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This is a lovely little book, one that can easily fit inside a woman’s bag, or a man’s briefcase.

It is broken down into two parts – The Foundations of Worship and Building Rituals.

Part One is broken down in “Prayer” and “Rituals”. It describes how, yes, pagans so pray, a description of prayer and how to write your own.

Part Two is all about Rituals

— How to Begin

— Home

— Callings

— Praise

— Thanksgiving

— Consecrations & Blessings

— Separate sections for Time of Day/Month/Year/Lore

— Endings

The last section is “Petitioning the Gods” and includes, requests, offerings, healing and society and land.

The book is chock-full of prayers for all occasions. For those who prefer to use the words of others in their rituals and daily offerings, there is much here to choose from. For others, many of these can be the base from which you craft your own prayers.

For myself, I tend to just speak from my heart in my daily prayers. However, I can definitely see myself referring to this book again and again in composing more formal rituals.

This little book would make a nice addition to your occult library.

 

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About the Author:

Susan Morgaine is a Daughter of the Goddess, Witch, Writer, Teacher, Healer, and Yogini. She is a monthly columnist with PaganPages.org Her writings can be found in The Girl God Anthologies, “Whatever Works: Feminists of Faith Speak” and “Jesus, Mohammed and the Goddess”, as well as Mago Publications “She Rises, Volume 2, and “Celebrating Seasons of the Goddess”. She has also been published in Jareeda and SageWoman magazines. She is a Certified Women’s Empowerment Coach/Facilitator through She is the author of “My Name is Isis, the Egyptian Goddess”, one in the series of the “My Name Is………” children’s books published by The Girl God Publications. A Woman International, founded by Patricia Lynn Reilly. She has long been involved in Goddess Spirituality and Feminism, teaching classes and workshops, including Priestessing Red Tents within MA and RI. She is entering her 20th year teaching Kundalini Yoga and Meditation, being a Certified instructor through the Kundalini Research Institute, as well as being a Reiki Master. She is a member of the Sisterhood of Avalon. She can be found at https://mysticalshores.wordpress.com/ and her email is [email protected]

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Paravision: Theory and Practice of Visual Clairvoyance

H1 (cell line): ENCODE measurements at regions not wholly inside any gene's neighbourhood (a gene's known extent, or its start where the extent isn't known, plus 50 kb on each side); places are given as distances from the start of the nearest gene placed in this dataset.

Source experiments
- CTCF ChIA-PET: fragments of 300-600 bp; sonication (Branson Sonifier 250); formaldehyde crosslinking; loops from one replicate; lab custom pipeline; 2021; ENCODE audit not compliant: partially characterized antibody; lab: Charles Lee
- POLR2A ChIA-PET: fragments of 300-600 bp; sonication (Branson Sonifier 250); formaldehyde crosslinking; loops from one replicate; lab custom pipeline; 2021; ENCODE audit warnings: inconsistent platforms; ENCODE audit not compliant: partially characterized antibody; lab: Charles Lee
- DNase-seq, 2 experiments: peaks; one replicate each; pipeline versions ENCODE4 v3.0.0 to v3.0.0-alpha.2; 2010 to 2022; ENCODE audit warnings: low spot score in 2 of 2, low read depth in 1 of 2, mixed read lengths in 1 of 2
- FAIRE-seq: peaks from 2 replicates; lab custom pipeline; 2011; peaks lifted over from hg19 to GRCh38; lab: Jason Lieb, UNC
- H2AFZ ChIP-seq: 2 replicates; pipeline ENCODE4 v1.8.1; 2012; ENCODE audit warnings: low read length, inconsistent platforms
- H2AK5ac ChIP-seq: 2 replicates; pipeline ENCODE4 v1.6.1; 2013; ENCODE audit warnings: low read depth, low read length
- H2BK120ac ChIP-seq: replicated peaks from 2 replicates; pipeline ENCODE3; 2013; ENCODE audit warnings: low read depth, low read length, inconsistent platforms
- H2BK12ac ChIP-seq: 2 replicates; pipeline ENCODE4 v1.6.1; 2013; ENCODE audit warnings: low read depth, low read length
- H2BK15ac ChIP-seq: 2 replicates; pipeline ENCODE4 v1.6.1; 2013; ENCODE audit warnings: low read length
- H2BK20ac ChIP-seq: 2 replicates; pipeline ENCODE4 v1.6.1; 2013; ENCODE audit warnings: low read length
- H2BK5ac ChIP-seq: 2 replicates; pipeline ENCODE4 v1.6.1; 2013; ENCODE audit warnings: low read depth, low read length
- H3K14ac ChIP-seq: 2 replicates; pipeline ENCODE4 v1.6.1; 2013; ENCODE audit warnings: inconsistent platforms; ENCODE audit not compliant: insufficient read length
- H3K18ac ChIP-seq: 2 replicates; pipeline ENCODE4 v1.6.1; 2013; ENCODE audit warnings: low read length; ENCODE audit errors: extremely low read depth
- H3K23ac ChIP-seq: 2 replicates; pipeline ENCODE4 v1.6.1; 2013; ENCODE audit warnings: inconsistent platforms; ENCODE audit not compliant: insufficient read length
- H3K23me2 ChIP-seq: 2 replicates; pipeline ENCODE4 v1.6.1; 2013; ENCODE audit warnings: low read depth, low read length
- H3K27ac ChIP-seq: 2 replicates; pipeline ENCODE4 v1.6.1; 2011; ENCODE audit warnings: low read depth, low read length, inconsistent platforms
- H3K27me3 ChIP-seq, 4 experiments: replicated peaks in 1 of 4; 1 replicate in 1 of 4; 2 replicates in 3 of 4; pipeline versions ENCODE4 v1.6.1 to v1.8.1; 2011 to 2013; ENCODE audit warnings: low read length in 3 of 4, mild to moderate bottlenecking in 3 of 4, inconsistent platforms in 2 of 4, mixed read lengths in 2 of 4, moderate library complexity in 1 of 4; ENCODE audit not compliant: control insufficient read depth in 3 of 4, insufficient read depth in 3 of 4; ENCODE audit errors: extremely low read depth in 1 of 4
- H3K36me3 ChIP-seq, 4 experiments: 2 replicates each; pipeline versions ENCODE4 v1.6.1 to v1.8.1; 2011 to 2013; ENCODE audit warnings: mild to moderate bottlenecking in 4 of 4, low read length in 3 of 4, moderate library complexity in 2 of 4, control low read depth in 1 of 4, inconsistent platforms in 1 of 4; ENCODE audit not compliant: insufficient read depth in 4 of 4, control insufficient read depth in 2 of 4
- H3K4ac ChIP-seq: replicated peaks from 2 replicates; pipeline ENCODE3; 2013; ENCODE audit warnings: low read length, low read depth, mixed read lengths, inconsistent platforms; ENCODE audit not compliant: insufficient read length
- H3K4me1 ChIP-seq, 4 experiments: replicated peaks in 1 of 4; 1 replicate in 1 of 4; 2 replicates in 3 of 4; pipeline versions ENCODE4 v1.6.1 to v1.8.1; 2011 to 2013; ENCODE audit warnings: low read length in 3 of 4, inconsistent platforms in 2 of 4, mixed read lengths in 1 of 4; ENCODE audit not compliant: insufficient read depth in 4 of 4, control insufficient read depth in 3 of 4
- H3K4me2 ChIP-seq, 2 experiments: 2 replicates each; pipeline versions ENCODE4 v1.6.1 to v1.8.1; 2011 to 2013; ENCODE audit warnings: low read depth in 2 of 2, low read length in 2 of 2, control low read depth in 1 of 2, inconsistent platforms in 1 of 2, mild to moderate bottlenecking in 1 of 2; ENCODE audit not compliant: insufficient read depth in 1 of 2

Author: Rodrigo Medeiros

Publisher: 6th books

First Published in 2018 but Text copyright 2016

If you are looking for a book that removes all Spirituality and Occult from Clairvoyance, this is your book. It reads a bit like a tech manual, as it has a new language for you to get used to. Words like: Thosene which is a combination of the words thought, sentiment, and energy, this is the basis for consciential manifestation. Or calling: Third Eye chakra the Frontochakra and the Heart Chakra is now Cardiochakra.

The central idea of the book that Mr. Merdeiros has written is to present a technical approach to clairvoyance, one that is neither mystical nor religious with the central goal of personal development (evolution). The author states that he developed clairvoyance and other forms of parapsychism through techniques, self-experimentation, and willpower. The author goes on to define clairvoyance as;

1. It is extra physical or beyond the physical dimension.

2. It is visual, and not auditory or tactile for instance.

3. It is a perception of the now, of the present, and not of the memory or premonition.

He further develops clairvoyance by dividing into two different types depending on the distance between the experimenter and the observed target: look clairvoyance is something in your immediate environment or traveling clairvoyance what was always called before “remote viewing”.

The author states in this book that prayer, mantras and rituals are also not necessary for extra physical vision. And, considering the long-term benefits we are seeking, those practices are not desired nor indicated despite its occasional efficiency as those do not help to increase self-confidence, self-radiance, and tend to perpetuate a cycle of restrictive indoctrination that prevents achieving a higher lucidity.

I have been in classes that taught Aura reading and used many of the same techniques that Mr. Merdeiros uses in this book to turn on and develop the ability to see the extraphysical body. He states that by developing our parapsychic ability that we will be able contact conscex (consc from consciousness and ex from extraphysical) energy of someone that doesn’t have a physical body, because they are either dead or they are at a period between lives.

It is an interesting book with exercises that will expand your ability to see that which is there, just unseen with our normal vision. So I will suggest getting it, and working with the teachings in this book.

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About the Author:

Dawn Borries loves reading and was thrilled to become an E-Book reviewer for PaganPages.Org. Dawn, also, has been doing Tarot and Numerology readings for the past 25 years. Dawn does readings on her Facebook page.  If you are interested in a reading you can reach her at: https://www.facebook.com/Readings-by-Dawn-1608860142735781/

Review of Sasha Fenton’s Secrets of Chinese divination: A Beginner’s Guide to 11 Oracle Systems

As readers of this column know, I have been a fan of Sasha Fenton’s for years so it was with great delight that I opened this new (to me) book about Chinese divination.